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BIOL 103 (103)
Chapter 19


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BIOL 103
Virginia K Walker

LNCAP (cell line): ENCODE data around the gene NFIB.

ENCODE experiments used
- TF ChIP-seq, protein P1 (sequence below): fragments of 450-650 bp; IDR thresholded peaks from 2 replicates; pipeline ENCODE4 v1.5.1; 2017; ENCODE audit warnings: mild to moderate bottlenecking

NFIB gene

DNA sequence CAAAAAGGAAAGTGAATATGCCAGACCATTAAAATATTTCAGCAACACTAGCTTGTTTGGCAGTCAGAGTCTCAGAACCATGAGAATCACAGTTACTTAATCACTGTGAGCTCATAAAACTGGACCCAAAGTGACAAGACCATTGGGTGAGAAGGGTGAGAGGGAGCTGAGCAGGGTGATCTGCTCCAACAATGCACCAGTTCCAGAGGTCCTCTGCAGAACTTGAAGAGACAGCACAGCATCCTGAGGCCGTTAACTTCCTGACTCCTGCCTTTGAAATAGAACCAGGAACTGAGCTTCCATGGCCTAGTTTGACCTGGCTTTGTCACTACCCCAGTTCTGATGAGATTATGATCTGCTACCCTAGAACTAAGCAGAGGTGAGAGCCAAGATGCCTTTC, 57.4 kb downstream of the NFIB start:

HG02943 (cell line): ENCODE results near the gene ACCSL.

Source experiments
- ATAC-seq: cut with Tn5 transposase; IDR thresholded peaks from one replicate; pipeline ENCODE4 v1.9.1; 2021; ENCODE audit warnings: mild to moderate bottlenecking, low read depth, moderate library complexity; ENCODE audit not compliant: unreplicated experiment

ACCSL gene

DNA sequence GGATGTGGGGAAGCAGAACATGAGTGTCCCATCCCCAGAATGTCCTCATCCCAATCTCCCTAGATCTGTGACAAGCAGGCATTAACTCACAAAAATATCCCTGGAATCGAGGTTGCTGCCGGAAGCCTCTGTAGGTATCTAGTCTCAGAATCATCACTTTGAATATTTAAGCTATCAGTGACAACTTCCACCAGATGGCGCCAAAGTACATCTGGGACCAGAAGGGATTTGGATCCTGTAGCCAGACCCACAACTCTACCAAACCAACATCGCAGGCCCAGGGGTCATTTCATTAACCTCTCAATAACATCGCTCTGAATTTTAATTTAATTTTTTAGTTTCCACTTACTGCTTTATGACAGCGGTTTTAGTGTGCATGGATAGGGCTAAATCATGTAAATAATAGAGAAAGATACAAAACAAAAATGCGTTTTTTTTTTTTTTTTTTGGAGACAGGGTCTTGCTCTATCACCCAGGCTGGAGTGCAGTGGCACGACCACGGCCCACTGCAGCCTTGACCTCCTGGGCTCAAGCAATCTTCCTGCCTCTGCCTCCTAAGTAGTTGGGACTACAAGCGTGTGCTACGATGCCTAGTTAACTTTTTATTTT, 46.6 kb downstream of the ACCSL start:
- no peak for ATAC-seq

BOAG CHAPTER 19 (pg 463-467, 472-477) NUCLEAR GENOMES -more complex eukaryote = carries more different genes 1. genome sequences allows us to identify + characterize genes of model organisms 2. gather more info in order to identify + treat human dieases 3. genomes of agriculturally important species (eg. rice) to develop new strain sof livestock + plants that have improved traits from an agricultural perspective 4. genome sequences helps us establish evolutionary relationships (eg. phylogeny) GENOME SIZES + REPETETIVE SEQUENCES -eukaryotic genomes are usually larger than prokaryotic genomes in both number of genes + genome size -genome size: total amount of DNA; not the same as # of genes -increased amount of DNA correlated w/ increases in cell size, cell complexity, and body complexity -this rule can vary within different species, as well as closely related species -->eg. similar # of chromosomes, but one species can have nearly double the amount of DNA -->double amount of DNA usually not due to twice as many genes, but repetitive sequences: short DNA sequences that are present in many copies --> often abundant in eukaryotic species TYPES OF REPETITIVE SEQUENCES Moderately repetitive sequences -few hundred to several thousand repeats in genome -sometimes these sequences are multiple copies of the same gene -these sequences play a role in regulation of genes transcription + translation Highly repetitive sequences -found in tens of thousands to millions of repeats in genome -each copy of the sequence is short -most sequences have no known f'n + benefit -exons only make up 2% of our DNA- rest is non-coding DNA -much of repetitive DNA is derived from transposable elements --> makes up 59% of our genome TRANSPOSABLE ELEMENTS CAN MOVE FROM ONE CHROMO LOCATION TO ANOTHER -genomes made of several types of DNA sequences -much of the repetitive DNA in genome is derived from transposition: a short segment of DNA moves within a cell from its original site to a new site in the genome -transposable elements (TEs): DNA segments that transpose themselves -mobile "jumping" genes -segment of DNA that can move in/out of a gene, affecting the phenotype -transposition works via different elements: 1. DNA Transposons -TE that moves via DNA -both ends of TEs have inverted repeated: DNA sequences that are identical/very similar but run in opposite directions: 5'-CTGACTCTT-3' and 5'-AAGAGTCAG-3' -TEs have a central region that encodes transposase: enzyme facilitating transposition -cut + past mechanism -transposase recognizes inverted repeat in TE, removes the sequence from original site -transposase/TE complex moves to new location, DNA is inserted into chromo -increases TE amount in a genome 2. Retroelements -common; only in eukaryotic species -moves via RNA intermediate -element transcribed into RNA -RNA template used to made double-stranded DNA, inserted into host chromo DNA -can accumulate rapidly in a genome--> single retro-element copied into many RNA Role of Transposable Elements -Selfish DNA hypothesis: TEs exist b/c they have the characteristics that allow them to insert themselves into host cell DNA -->they resemble parasites; inhabits host w/o offering benefits -->proliferates in host as long as they dont harm them -TEs can do harm: if they jump into the middle of an important gene, disrupting f'n, the phenotype can be negatively affected -TEs can be beneficial: often carries antibiotic-resistance genes providing the organism w/ survival advantage -->TEs can cause greater genetic variability by promoting chromo arrangements -->rearrangements can cause misaligned crossover, promoting formation of a gene family GENE DUPLICATION: PROVIDES ADDITIONAL MATERIAL FOR GENOME EVOLUTION + FORMATION OF GENE FAMILIES -small chromo duplications provide raw material for addition of more genes into a species' genome -->can create homologous genes: 2+ similar genes that are derived from 1 ancestral gene -->over many gen, each version of the gene accumulates different mutations = genes w/ similar but not identical DNA How do duplications occur? -misaligned crossover: 2 homologous chromo paired during meiosis; crossover is misaligned and produces 1 chromo w/ a gene duplication, 1 chromo w/ a gene deletion, and 2 normal chromo -gene duplications can form + be transmitted to future gen -can happen @ different locations on the chromo -paralogous genes: 2+ homologous genes within a single species -multiple gene duplication + sequence divergence = gene family produced -eg. globin family: ancestral globin duplicated; additional duplication events + chromo rearrangements produced a globin gene family of different globin genes -gene families important in evolution of complex traits -accumulation of different mutations in various gene family members created genes that are more specialized in their f'n -different genes expressed during different stages in development Genome sizes among selected groups of eukaryotes.(a) Genome sizes among various groups of eukaryotes are shown
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